Me on one of the bridges at South Lynn, taken by David with a Voigtländer Vito B around 2006.
I've been asked before what is the best way of finding these bridges. The two you care about are on the Nar Valley Way footpath, and the easiest way of getting to them is to jump off the A148 "new" road (from Southgates roundabout to the A47 Saddlebow roundabout), onto the Nar footpath and head south for a few hundred feet. Here it is in a Google map for your convenience:
View South Lynn bridges in a larger map
Keep your eyes open on the walk there. You'll find things like this, buried in the nettles, which appears to be a component of a railway's wire fence:
The first bridge you'll come to is this beauty. Meet PMY2/53:
Older picture, taken around 2006.
This bridge used to shuttle passengers from King's Lynn station to South Lynn station, and freight from King's Lynn yard (now the site of a Morrisons and a Matalan). One is immediately struck by what wonderful condition the bridge is in; the only thing that hints at decay is one of the cosmetic pillars having collapsed, and the predictable (and, I think, somewhat fitting) graffiti.
Today's throw-away society measures product lifespans in months, not decades or centuries, and the construction of a bridge is seen as a potentially-insurmountable technical challenge for any proposed railway construction (indeed, even by the 1950s, the cost of constructing a new bridge to cross the Ouse at South Lynn was treated as an oh-so-hard obstacle that justified the closing of the entire M&GN system in 1959). Meanwhile, the Victorians built things to last.
Of course, that's helped by the fact that this bridge was in use carrying freight to the beet factory at South Lynn. Nick Youngman's notebooks, from when he worked at Lynn Junction signal box, has the last train running on this section as 31205 collecting molasses tanks, on the 21st of July 1994, following the last firing of the beet factory on the 1st of March, 1994.)
Here's a close-up of some lovely hot rivets:
Wonderful. I don't know how one of them ended up missing. Here's PMY2 53, painted on the bridge:
PMY2 refers to the South Lynn to Yarmouth section of the M&GN (PMY1 is Peterborough to South Lynn). I'd speculate that PMY means Peterborough, Melton Constable, Yarmouth, but I am not certain.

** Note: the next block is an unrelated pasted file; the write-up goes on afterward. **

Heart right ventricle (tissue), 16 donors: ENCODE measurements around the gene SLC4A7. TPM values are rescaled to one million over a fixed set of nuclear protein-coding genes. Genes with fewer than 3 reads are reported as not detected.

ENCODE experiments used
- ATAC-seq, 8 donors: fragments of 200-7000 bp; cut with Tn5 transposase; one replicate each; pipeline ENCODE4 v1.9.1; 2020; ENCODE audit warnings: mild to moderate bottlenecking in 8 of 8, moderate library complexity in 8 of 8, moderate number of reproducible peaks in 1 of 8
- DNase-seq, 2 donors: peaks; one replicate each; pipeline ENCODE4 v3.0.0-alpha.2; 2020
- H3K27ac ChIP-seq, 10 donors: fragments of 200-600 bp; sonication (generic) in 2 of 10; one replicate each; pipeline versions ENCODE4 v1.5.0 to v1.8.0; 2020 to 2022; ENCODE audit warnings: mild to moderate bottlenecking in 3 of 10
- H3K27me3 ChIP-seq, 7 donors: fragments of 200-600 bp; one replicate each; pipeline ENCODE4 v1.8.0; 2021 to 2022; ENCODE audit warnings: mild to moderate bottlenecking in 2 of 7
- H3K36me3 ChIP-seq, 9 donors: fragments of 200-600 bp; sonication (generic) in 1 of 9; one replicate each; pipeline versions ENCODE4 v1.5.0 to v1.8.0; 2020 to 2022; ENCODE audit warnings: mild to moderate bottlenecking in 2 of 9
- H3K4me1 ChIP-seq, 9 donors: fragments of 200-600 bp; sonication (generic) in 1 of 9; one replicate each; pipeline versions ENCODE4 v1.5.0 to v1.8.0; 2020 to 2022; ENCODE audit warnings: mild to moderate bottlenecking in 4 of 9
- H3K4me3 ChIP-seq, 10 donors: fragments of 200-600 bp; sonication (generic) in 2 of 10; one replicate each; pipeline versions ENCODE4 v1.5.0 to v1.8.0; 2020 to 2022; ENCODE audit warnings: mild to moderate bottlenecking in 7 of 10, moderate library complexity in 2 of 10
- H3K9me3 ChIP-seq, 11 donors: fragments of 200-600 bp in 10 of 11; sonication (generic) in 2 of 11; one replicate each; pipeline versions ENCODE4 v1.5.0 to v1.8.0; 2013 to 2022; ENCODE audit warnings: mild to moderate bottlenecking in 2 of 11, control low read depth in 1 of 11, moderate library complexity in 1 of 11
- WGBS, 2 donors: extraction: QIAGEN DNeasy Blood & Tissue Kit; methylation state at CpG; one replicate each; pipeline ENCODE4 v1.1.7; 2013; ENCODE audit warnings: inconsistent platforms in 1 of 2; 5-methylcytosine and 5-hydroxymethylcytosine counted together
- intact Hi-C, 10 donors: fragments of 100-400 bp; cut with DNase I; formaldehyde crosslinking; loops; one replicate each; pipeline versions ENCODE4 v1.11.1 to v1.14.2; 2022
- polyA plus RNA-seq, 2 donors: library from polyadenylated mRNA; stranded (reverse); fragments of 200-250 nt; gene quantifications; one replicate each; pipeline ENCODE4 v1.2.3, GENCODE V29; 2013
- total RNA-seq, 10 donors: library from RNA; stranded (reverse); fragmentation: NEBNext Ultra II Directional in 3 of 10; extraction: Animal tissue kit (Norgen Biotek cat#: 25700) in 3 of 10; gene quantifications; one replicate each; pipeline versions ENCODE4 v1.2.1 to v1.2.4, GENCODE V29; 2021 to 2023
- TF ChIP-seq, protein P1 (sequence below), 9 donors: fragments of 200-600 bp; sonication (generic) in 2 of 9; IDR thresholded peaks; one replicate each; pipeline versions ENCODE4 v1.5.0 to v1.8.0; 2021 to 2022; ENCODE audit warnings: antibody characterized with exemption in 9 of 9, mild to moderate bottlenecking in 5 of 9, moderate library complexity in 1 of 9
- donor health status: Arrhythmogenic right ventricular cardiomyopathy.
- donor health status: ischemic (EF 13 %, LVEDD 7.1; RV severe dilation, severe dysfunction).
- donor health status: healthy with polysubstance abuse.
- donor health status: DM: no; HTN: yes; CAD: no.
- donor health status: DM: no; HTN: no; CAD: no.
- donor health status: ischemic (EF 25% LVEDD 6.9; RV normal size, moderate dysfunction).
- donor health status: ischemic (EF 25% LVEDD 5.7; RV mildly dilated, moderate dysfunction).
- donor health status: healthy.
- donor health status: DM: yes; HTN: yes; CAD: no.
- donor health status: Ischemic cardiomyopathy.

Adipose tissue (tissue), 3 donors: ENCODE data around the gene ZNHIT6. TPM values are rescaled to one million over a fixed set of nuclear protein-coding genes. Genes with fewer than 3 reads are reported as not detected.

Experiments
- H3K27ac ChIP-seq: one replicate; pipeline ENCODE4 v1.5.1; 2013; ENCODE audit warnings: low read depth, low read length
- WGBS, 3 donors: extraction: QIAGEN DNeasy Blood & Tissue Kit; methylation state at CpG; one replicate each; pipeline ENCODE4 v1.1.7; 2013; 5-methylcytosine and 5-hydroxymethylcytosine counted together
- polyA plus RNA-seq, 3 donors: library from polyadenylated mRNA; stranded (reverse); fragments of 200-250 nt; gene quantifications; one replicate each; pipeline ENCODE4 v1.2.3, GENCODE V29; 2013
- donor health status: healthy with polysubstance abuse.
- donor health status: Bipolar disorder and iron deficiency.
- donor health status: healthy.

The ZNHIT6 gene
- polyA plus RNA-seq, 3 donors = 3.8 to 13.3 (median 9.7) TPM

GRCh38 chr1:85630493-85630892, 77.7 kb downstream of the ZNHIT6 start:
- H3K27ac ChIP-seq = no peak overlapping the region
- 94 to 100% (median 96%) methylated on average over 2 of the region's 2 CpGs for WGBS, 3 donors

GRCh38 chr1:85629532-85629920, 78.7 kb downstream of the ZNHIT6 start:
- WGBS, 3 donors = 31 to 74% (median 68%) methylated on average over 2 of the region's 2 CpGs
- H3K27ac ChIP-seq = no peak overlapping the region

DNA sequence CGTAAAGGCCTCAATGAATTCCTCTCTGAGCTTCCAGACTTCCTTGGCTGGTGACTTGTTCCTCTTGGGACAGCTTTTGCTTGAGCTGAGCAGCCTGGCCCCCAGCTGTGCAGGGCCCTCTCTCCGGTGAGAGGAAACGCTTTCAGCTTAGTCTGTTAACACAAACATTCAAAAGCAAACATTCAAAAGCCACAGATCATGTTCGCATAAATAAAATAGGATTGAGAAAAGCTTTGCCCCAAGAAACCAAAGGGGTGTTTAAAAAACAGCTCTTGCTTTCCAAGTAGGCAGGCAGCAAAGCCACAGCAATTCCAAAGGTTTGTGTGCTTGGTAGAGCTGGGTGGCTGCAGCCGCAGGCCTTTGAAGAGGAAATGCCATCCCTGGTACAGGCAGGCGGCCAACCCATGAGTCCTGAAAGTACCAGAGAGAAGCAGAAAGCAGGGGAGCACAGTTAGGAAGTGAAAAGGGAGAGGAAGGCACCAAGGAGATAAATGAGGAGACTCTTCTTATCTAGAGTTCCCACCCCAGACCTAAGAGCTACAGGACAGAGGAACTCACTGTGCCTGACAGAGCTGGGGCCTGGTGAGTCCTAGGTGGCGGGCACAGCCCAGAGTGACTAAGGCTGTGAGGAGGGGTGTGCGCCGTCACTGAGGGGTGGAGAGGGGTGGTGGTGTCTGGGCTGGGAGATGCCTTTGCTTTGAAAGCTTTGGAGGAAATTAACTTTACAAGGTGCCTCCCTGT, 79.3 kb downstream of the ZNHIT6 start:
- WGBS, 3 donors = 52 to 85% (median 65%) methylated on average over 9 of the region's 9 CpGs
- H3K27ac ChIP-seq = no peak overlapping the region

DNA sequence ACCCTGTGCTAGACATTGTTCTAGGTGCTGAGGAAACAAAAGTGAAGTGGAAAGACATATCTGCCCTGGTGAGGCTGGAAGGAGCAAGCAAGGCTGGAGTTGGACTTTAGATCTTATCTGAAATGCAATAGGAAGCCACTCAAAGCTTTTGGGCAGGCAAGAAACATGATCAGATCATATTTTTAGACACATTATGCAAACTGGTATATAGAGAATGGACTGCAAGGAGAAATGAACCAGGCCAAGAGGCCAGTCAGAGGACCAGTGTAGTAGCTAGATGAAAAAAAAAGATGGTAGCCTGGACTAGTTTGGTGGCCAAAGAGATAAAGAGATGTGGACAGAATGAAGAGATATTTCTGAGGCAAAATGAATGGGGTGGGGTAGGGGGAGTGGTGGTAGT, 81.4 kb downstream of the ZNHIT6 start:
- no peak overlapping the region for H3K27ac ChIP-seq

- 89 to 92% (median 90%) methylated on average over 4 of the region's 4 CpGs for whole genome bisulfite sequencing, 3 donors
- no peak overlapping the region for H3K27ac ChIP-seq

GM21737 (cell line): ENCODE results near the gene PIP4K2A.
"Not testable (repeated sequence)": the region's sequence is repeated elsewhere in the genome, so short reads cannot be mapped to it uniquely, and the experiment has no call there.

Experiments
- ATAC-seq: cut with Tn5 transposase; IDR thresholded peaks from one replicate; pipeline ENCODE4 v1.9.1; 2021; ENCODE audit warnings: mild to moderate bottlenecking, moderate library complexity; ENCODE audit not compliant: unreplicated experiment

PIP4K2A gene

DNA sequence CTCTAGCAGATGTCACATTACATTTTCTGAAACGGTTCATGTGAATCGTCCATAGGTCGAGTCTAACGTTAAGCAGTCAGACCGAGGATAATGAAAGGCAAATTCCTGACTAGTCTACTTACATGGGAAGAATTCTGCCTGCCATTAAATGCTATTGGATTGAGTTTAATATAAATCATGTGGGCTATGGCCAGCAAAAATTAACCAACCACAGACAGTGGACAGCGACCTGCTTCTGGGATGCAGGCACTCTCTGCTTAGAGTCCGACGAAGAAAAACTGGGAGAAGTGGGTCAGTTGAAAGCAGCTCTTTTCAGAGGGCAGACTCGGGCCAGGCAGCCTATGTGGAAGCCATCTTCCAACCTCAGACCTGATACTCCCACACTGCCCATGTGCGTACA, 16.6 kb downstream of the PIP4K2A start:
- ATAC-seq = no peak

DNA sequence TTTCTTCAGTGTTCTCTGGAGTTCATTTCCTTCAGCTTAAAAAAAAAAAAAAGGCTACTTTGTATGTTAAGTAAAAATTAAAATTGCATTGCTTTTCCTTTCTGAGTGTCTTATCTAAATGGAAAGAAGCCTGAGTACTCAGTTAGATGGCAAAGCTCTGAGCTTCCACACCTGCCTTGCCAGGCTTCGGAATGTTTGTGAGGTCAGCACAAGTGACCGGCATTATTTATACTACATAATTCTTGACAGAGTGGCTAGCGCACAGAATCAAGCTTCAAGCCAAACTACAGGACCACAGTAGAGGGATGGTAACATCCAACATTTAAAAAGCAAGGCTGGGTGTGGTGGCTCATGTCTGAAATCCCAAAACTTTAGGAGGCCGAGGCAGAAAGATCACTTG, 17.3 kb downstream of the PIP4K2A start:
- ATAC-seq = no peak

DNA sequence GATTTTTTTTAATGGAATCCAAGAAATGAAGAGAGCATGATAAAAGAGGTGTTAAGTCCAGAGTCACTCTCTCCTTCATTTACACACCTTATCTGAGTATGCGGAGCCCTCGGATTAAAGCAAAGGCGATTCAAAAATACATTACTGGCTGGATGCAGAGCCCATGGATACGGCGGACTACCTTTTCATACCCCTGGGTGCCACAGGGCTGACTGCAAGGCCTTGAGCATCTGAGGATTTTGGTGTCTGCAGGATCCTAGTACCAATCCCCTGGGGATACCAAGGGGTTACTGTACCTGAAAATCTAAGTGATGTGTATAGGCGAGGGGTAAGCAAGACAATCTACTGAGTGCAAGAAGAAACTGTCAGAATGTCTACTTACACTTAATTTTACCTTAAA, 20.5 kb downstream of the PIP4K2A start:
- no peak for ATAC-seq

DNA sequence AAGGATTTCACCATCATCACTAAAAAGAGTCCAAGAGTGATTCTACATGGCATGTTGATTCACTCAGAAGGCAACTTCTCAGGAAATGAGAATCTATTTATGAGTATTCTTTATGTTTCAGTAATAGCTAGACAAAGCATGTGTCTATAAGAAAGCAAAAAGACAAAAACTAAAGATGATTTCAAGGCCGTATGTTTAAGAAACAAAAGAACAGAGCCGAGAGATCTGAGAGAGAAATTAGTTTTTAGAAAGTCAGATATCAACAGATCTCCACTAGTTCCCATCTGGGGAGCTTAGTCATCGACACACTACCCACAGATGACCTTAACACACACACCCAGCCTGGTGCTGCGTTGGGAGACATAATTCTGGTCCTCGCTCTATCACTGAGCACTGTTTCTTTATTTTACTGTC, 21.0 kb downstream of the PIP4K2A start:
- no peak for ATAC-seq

For the photographers out there, there's lots and lots of wonderful colour and texture out there to be shot. Here's one:
Rust. Kiev 88 and Arsat 80mm f/2.8, 1/60 at f/11, Kodak Ektar 100.
Here's a shot from 1993, this one with the track still in place, looking towards the old South Lynn beet factory:
Photo © Nick Youngman, all rights reserved, used here with his kind permission. Thanks Nick! Do check out his Flickr photostream for plenty of other railway photographs!
Before you move on, be so kind as to pick out any large weed growths from the ballast, so that future generations can enjoy this bridge, too. Thanks!
One last look before we move on:
Here we're standing on the west side of the bridge, looking towards South Lynn junction (and the current Fen Line). You can carry on walking down here; the undergrowth will stop you reaching the main line (or being seen by trains thereon). This comes a little too close to trespassing for comfort, but I did it anyway. Keep going down here enough, preferably with a pair of garden secateurs, and you'll come across a very short section of track.
Hey, let's get some very small teddy bears in the house!
Tiny teddy waits for a train. Kiev 88 and Arsat 80mm f/2.8, 1/30 at about f/8, Kodak BW400CN. Note the double rail; this is a check rail, used on very sharp curves like this one to reduce the risk of derailment.
There's even a signal down there, but the last time I tried the undergrowth stopped me from getting to it (and I forgot the secateurs). Here it was a few years ago:
So anyway, let's head up the Nar for a few hundred yards. You'll eventually come to this, slightly less impressive (but still wonderful) bridge:
This was the bridge that once carried trains from South Lynn towards Yarmouth, Norwich, and many other places. Passenger services ended in 1959, but I believe it was used for freight services towards East Rudham until 1968 (this site tells me this is the case).